Having gained permission from the SQA to digitise the Scottish school exam papers, the National Library decided to proceed with the digitisation of its own content. It is still my hope that at some point in the future we will be able to combine this content with the English education exams papers from the IoE, and achieve a similar outcome to the one we had initially hoped for.

The digitised papers cover the first Leavers Certificate in 1888 (which was published as a Parliamentary Paper) up to the Scottish Certification of Education exams in 1963. In 2017, the papers were made freely available on the Library’s Digital Gallery. In 2018, the National Library decided to look at how it could improve engagement with its Digital Gallery content. A cross library group was established and given the task of producing, in 12 weeks, something more engaging with one of its digitised collections. I was delighted when the Exams site was selected for the project. Whilst the Digital Gallery pages gave the full text of the Exam papers by year and OCRing allowed full searchability, it lacked context and anything that might answer the question “why would I would be interested in looking at these?” By the addition of a short video interview with Professor Patterson of Edinburgh University and a time line of events in Scottish education, we were able to demonstrate how these papers showed the development of Scottish education during this period. For example, they highlight the increased accessibility to the exams by both sexes as well as the increased range of subjects. The exams now gave pupils an opportunity to demonstrate their abilities, especially for girls; and whilst the subjects may not have changed much, the titles have. What we now call history and geography and modern studies, the study of politics, was all part of the English exam.

Most people will have had to sit exams of one sort or another during their lifetime; however they are not often looked back on with joyful reflection. The project group explored the idea that the papers could be used as a source of inspiration rather that for the purpose of testing abilities. This took the project off in a completely different direction. The Library advertised through Creative Scotland for artists to produce creative responses to the exam papers. It awarded seven bursaries of £1,000 each. Although we had a tight deadline for applications, we were overwhelmed by the responses from across Scotland. It was very difficult to select just seven pieces. The final submissions can be viewed alongside the digital content and the contextual information. The Resits include a punk rock group, a ballet company, some beautiful art work, choral music and contemporary dance, an amazing and diverse mix.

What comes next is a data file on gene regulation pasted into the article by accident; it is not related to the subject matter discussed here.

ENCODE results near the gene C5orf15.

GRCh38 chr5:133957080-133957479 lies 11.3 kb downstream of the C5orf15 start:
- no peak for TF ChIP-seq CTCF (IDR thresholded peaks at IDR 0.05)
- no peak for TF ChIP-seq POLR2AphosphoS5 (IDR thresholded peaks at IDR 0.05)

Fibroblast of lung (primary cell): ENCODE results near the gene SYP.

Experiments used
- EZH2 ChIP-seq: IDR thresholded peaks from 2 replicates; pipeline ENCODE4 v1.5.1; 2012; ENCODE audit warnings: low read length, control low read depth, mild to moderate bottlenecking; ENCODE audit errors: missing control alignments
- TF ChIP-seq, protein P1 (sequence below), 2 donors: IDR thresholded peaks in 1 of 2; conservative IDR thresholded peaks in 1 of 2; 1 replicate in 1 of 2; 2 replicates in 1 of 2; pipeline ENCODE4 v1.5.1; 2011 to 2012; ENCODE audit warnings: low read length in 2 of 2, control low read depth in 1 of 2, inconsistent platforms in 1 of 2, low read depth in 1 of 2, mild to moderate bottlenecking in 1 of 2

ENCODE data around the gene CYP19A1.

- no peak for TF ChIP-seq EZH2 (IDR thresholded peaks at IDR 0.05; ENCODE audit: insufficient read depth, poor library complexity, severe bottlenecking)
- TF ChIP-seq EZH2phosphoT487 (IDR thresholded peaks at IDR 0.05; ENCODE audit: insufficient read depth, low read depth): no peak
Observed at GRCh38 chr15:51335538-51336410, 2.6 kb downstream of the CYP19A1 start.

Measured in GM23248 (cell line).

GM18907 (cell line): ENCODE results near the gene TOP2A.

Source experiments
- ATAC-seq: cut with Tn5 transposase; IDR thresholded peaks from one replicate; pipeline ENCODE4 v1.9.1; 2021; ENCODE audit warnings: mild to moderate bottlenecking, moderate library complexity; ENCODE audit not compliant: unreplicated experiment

‘Crow’ Jules Bradbury. Art response to 1937 Day School Certificate English comprehension exam
‘Among the pervading grace and lightness of spring’ Thomas Keyes. Art response to 1937 Day School Certificate English comprehension exam.

This project demonstrates how a small but rich collection of material can be used in many different ways and by different user groups. This was certainly not what I had anticipated when I first embarked on the project with the Institute of Education five years earlier. It wasn’t all plain sailing of course. Keeping the project alive took energy and enthusiasm, but I believed that it was a worthwhile project from the start. I spoke about it to anyone who would listen, in my own organisation and beyond. The final product surpassed my expectations and the feedback that we received was hugely positive.